QCEW data for states have been included in this release in table 3. For additional information about quarterly employment and wages data, please read the Technical Note or visit http://www.bls.gov/cew/.

Employment and Wages Annual Averages Online features comprehensive information by detailed industry on establishments, employment, and wages for the nation and all states. The 2011 edition of this publication contains selected data produced by Business Employment Dynamics (BED) on job gains and losses, as well as selected data from the first quarter 2012 version of the news release. Tables and additional content from Employment and Wages Annual Averages Online 2011 are now available online at www.bls.gov/cew/cewbultn11.htm. The 2012 edition of Employment and Wages Annual Averages Online will be available later in 2013.

Information in this release will be made available to sensory impaired individuals upon request. Voice phone: 202-691-5200; Federal Relay Service: 1-800-877-8339.

Technical Note

Average weekly wage data by county are compiled under the Quarterly Census of Employment and Wages (QCEW) program, also known as the ES-202 program. The data are derived from summaries of employment and total pay of workers covered by state and federal unemployment insurance (UI) legislation and provided by State Workforce Agencies (SWAs). The 9.2 million employer reports covered 132.6 million full- and part-time workers. The average weekly wage values are calculated by dividing quarterly total wages by the average of the three monthly employment levels of those covered by UI programs. The result is then divided by 13, the number of weeks in a quarter. It is to be noted, therefore, that over-the-year wage changes for geographic areas may reflect shifts in the composition of employment by industry, occupation, and such other factors as hours of work. Thus, wages may vary among counties, metropolitan areas, or states for reasons other than changes in the average wage level. Data for all states, Metropolitan Statistical Areas (MSAs), counties, and the nation are available on the BLS Web site at www.bls.gov/cew/; however, data in QCEW press releases have been revised and may not match the data contained on the BLS Web site.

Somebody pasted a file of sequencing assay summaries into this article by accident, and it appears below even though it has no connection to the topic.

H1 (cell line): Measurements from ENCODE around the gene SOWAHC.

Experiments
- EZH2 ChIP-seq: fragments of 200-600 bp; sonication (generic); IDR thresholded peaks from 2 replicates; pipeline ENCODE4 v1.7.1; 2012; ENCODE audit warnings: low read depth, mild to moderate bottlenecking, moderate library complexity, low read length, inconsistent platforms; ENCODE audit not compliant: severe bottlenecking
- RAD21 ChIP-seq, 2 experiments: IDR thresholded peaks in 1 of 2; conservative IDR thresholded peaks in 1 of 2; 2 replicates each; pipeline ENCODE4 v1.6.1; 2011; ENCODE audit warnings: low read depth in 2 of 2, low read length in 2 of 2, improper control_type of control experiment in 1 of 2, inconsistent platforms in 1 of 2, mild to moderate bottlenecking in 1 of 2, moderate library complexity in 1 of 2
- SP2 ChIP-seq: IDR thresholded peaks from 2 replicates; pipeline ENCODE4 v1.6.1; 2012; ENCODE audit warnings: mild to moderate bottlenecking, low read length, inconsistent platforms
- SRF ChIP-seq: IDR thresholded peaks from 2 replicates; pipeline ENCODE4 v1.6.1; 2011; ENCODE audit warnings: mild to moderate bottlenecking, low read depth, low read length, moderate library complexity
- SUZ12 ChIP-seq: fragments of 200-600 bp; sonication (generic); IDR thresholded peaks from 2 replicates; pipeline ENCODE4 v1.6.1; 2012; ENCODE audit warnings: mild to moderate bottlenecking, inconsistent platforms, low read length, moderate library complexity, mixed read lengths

QCEW data are not designed as a time series. QCEW data are simply the sums of individual establishment records reflecting the number of establishments that exist in a county or industry at a point in time. Establishments can move in or out of a county or industry for a number of reasons—some reflecting economic events, others reflecting administrative changes.

The preliminary QCEW data presented in this release may differ from data released by the individual states as well as from the data presented on the BLS Web site. These potential differences result from the states’ continuing receipt, review and editing of UI data over time. On the other hand, differences between data in this release and the data found on the BLS Web site are the result of adjustments made to improve over-the-year comparisons. Specifically, these adjustments account for administrative (noneconomic) changes such as a correction to a previously reported location or industry classification. Adjusting for these administrative changes allows users to more accurately assess changes of an economic nature (such as a firm moving from one county to another or changing its primary economic activity) over a 12-month period. Currently, adjusted data are available only from BLS press releases.

Table 1. Covered (1) employment and wages in the United States and the two large counties in Washington, third quarter 2012 (2)
Area Employment Average Weekly Wage (3)
September 2012 (thousands) Percent change, September 2011-12 (4) National ranking by percent change (5) Average weekly wage National ranking by level (5) Percent change, third quarter 2011-12 (4) National ranking by percent change (5)

United States (6)

132,624.7 1.6 -- $906 -- -1.1 --

Washington

2,944.6 1.5 -- 1,024 7 1.3 2

Benton, Wash.

79.1 -5.2 328 913 96 -6.9 325

Clark, Wash.

131.0 2.0 97 849 161 1.2 17

King, Wash.

1,171.9 2.4 54 1,354 10 2.3 4

Kitsap, Wash.

80.3 -0.5 297 885 121 -0.7 96

Pierce, Wash.

266.0 0.5 241 840 170 -0.4 76

Snohomish, Wash.

259.7 2.8 40 996 61 0.7 25

Spokane, Wash.

200.9 0.8 209 780 236 -0.3 68

Thurston, Wash.

96.9 1.0 186 847 162 -0.4 76

Whatcom, Wash.

80.7 0.3 256 758 253 0.0 47

Yakima, Wash.

113.7 3.4 25 620 325 0.0 47

Footnotes:
(1) Includes workers covered by Unemployment Insurance (UI) and Unemployment Compensation for Federal Employees (UCFE) programs.